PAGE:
other organs. Vaginal hysterectomy is not used when there is a question about
possible cancer in the uterus,
cervix, or ovaries.
This type of hysterectomy
is done through a larger abdominal incision, giving the surgeon the best
possible access to the pelvic organs. The cervix may be removed with the uterus
(total hysterectomy) or left in place (subtotal hysterectomy). The
ovaries and other organs may also be removed. An
abdominal hysterectomy is typically done when:
If a hysterectomy is chosen to treat endometriosis, an
abdominal hysterectomy is usually required. One example is when endometriosis
growths (implants) or scar tissue (adhesions) must be removed to restore the
function of other organs.
Laparoscopic hysterectomy is done with a viewing instrument (laparoscope)
and surgical instruments inserted through a vaginal incision and one or more
small abdominal incisions. The ovaries and other organs may also be removed.
The uterus is removed through the vagina. It is done:
LAVH requires the surgeon to have
Laparoscopic supracervical hysterectomy is done by
inserting a laparoscope and surgical instruments through several small
abdominal incisions. The uterus is removed in small pieces through one of the
incisions and the cervix is left intact. This is also known as subtotal or partial
hysterectomy. This type of procedure usually causes minimal blood loss and
pain. The hospital stay is shorter than for total abdominal surgery. Most women
can return to normal activity a week or two afterward. LSH can be done:
LSH usually takes longer to do than abdominal or vaginal hysterectomy. LSH is
not available in some areas.
The total laparoscopic hysterectomy is done by
inserting a laparoscope and surgical instruments through several small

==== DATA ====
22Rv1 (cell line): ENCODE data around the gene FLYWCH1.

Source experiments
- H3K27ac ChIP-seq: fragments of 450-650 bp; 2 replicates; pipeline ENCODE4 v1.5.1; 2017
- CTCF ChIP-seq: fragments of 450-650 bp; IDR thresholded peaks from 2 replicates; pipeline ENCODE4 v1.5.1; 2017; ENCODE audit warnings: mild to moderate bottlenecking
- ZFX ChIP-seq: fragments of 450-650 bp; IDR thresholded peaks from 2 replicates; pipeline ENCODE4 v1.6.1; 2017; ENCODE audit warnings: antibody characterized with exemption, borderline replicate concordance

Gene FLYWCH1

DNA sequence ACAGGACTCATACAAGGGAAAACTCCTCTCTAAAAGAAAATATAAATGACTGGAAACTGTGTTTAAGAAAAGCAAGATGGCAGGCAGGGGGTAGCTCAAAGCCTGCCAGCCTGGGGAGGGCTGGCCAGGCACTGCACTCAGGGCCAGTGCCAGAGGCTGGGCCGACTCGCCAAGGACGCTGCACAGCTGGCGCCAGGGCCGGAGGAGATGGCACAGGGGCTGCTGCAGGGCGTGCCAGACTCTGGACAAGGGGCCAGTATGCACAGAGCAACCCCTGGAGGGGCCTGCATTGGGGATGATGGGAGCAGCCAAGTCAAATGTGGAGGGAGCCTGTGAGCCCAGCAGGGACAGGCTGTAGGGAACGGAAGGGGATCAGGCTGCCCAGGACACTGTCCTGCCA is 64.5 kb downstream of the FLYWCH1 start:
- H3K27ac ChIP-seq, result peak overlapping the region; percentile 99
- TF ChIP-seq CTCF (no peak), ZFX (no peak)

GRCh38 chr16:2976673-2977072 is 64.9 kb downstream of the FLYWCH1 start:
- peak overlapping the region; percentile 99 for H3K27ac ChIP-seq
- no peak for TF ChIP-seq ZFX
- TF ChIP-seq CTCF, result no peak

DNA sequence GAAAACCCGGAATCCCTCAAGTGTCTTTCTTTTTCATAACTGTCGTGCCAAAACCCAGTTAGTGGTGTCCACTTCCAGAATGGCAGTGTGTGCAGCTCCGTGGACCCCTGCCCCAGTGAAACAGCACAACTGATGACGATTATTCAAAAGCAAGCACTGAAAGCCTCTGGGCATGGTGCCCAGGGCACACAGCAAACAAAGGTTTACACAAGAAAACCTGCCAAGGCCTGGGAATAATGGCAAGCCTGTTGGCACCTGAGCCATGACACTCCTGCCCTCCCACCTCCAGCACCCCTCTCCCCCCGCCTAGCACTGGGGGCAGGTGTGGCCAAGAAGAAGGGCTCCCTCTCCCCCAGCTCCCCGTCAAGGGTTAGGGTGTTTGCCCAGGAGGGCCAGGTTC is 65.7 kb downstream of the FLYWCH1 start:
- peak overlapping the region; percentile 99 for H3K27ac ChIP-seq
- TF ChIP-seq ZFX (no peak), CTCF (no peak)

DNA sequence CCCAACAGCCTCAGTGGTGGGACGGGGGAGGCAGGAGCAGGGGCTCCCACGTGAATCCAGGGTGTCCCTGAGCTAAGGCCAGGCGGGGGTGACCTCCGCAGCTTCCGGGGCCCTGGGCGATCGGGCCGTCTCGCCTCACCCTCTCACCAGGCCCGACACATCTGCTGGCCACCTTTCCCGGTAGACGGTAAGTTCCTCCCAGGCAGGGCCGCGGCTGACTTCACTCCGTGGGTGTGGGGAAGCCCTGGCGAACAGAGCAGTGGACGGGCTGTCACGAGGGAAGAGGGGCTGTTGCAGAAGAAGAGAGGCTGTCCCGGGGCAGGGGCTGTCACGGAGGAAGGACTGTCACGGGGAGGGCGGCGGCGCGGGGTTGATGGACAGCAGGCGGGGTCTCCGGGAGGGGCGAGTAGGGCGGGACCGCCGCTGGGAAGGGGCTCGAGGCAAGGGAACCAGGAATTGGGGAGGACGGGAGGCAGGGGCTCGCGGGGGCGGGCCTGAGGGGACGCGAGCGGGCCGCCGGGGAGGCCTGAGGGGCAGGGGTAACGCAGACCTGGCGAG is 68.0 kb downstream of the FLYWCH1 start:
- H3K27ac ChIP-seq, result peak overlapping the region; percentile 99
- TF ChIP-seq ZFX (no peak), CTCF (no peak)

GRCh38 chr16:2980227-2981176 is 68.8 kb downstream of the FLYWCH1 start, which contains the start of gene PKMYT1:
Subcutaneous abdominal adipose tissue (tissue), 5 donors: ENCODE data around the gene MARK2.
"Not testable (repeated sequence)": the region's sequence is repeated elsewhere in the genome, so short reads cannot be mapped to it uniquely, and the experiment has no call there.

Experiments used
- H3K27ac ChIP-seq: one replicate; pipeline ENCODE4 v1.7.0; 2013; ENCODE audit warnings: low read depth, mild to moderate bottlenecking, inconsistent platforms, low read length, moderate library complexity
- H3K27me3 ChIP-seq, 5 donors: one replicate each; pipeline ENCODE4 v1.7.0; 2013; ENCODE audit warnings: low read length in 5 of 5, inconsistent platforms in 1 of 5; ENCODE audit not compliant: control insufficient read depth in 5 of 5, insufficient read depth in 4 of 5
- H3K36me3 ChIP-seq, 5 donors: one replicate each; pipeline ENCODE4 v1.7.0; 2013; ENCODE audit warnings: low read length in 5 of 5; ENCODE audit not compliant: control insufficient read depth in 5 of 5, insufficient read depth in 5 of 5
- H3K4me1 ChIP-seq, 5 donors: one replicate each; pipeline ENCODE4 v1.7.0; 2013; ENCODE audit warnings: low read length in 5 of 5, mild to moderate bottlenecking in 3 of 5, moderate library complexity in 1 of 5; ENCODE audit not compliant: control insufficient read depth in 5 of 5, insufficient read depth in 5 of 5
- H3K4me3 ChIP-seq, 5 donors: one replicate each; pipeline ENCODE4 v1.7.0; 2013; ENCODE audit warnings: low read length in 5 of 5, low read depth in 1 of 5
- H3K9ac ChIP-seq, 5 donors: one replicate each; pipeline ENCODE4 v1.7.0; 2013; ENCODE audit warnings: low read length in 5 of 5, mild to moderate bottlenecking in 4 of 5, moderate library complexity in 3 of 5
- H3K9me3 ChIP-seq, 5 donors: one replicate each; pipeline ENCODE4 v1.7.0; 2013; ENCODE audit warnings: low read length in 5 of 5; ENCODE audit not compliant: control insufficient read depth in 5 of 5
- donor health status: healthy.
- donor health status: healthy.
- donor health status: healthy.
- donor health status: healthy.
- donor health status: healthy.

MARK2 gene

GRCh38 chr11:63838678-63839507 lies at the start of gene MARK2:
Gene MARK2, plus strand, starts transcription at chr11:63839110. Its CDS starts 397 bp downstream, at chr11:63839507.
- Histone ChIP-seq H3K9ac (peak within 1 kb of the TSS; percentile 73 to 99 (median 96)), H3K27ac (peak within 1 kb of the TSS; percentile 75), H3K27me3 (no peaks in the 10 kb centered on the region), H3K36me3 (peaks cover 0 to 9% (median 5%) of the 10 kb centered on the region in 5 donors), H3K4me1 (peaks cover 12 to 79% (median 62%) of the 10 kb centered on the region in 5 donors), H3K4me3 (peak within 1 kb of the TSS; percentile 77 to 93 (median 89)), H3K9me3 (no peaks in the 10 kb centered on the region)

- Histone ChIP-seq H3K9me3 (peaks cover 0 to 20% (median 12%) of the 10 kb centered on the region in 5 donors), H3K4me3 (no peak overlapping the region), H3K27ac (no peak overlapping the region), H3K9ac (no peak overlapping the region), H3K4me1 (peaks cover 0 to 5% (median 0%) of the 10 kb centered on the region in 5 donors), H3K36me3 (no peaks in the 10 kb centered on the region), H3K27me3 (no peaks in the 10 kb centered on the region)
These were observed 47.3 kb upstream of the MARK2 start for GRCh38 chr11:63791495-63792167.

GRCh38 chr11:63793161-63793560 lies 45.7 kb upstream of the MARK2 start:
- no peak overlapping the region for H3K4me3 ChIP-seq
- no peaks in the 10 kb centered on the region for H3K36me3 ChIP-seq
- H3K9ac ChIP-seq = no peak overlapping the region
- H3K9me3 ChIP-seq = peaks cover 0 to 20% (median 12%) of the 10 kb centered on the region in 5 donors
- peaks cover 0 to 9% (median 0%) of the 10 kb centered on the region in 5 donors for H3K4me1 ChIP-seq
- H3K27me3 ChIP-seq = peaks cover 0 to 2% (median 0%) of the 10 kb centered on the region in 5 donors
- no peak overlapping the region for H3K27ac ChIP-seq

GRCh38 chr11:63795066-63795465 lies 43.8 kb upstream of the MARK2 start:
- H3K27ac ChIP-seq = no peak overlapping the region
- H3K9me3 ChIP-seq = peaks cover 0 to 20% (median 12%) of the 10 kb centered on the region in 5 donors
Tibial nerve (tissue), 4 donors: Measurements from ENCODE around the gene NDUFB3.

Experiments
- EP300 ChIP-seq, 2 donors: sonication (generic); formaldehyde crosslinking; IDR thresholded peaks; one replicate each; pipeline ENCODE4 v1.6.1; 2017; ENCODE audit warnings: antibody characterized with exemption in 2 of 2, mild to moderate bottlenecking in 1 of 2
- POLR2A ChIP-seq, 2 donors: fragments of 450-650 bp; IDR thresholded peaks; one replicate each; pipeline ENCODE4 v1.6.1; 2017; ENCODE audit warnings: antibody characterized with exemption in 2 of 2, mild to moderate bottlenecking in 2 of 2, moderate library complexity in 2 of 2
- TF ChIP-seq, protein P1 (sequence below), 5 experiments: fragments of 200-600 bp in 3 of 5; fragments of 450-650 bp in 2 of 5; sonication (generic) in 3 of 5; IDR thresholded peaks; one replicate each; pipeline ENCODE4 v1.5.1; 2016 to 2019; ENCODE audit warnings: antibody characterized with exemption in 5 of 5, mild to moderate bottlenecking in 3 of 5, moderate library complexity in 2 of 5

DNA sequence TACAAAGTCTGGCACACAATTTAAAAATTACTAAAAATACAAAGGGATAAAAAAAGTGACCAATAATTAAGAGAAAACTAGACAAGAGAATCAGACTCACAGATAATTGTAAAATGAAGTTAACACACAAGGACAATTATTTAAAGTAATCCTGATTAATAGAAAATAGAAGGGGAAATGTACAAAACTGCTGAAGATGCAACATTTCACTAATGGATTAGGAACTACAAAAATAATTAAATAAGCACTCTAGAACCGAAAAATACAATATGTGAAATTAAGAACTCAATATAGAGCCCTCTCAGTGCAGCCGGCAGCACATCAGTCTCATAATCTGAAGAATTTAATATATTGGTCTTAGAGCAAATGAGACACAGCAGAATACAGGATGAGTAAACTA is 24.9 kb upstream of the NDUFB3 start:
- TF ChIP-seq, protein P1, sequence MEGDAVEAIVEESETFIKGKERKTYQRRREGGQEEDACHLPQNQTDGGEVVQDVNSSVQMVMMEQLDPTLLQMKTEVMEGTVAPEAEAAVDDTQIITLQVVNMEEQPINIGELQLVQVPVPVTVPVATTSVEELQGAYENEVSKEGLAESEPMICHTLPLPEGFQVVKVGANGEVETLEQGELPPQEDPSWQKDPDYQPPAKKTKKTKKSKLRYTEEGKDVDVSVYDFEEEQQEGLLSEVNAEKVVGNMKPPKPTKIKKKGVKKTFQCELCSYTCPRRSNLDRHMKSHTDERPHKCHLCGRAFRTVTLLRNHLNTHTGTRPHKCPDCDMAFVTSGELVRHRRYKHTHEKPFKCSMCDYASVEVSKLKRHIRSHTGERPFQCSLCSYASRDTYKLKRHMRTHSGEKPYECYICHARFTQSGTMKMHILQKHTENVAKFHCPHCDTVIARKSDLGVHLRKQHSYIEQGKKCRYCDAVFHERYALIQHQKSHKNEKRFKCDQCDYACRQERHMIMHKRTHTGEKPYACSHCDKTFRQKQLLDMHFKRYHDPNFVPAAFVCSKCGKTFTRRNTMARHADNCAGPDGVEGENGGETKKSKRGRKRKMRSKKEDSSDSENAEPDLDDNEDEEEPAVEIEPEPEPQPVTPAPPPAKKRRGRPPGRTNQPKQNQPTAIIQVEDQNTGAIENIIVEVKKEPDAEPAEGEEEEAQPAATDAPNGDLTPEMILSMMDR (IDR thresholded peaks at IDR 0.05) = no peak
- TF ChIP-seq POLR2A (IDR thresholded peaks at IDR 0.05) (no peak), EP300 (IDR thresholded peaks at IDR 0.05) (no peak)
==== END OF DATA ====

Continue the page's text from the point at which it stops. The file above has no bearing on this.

incisions in the abdomen. The uterus and the cervix are removed in small pieces
through one of the incisions. TLH can be done:
TLH requires the surgeon to have
special training. It usually takes longer to do than abdominal or vaginal
hysterectomy. But recovery and hospital stay are shorter than for total
abdominal hysterectomy. TLH is not available in many parts of the
There are a number of ways that laparoscopic hysterectomies are done. Sometimes a tool called a morcellator is used to remove the uterus in small pieces. This procedure is not done if there is a risk of uterine cancer because the tool could cause the cancer to spread to other parts of your body. Talk to your doctor about your risks with a laparoscopic procedure.
Some laparoscopic surgery is done using only one incision. This is called laparoendoscopic
single-site surgery (LESS) or single-port surgery.
Some doctors offer robot-assisted surgery for hysterectomy. For this method, the surgeon controls robotic arms that hold the surgery scope and tools. Robotic surgery for hysterectomy may be an option for women who have certain conditions. But it usually costs more money, and studies have not shown that it is better than other hysterectomy procedures.2
poses some risks of major and minor complications. But most women do not have
complications after a hysterectomy.
Some studies have shown
complication rates that are about the same for total laparoscopic hysterectomy
(TLH), laparoscopically assisted vaginal hysterectomy (LAVH), and total
abdominal hysterectomy (TAH).3, 4 Your risk of problems after surgery may be higher or lower
than average. This may depend in part on how experienced the surgeon is.
Complications after a hysterectomy include:
Infection risk is lowest when
your doctor gives you
antibiotic medicine at the time of surgery.5
Other ongoing complications of hysterectomy
hysterectomy, you may have:
Your doctor may order additional tests based on your
physical exam and medical history. These tests may include:
See a list of
questions to ask your doctor when you are considering
hysterectomy, call your doctor or go to the emergency
Your doctor will give you specific instructions after your
hysterectomy. Be sure to follow them. Usually, getting some rest and following
those instructions will help postoperative problems diminish over time.
Recovering from a
hysterectomy takes time. You will stay in the hospital
for 1 to 2 days for postsurgery care. Some women stay in the hospital up to 4
Abdominal hysterectomy. As soon as
you feel strong enough, get up and around as much as you can. This helps
prevent problems after surgery like blood clots, pneumonia, and gas pains.
During the first 2 to 3 weeks, it is important to also get plenty of rest. Hold a pillow over your incision when you cough or take deep breaths. This will support your belly and decrease your pain.
will gradually be able to increase your activities. To help you heal well,
avoid lifting more than 20 pounds during the first 4 to 6 weeks after surgery.
For the same reason, this is also an important time to avoid vaginal
As soon as you can move easily without pain or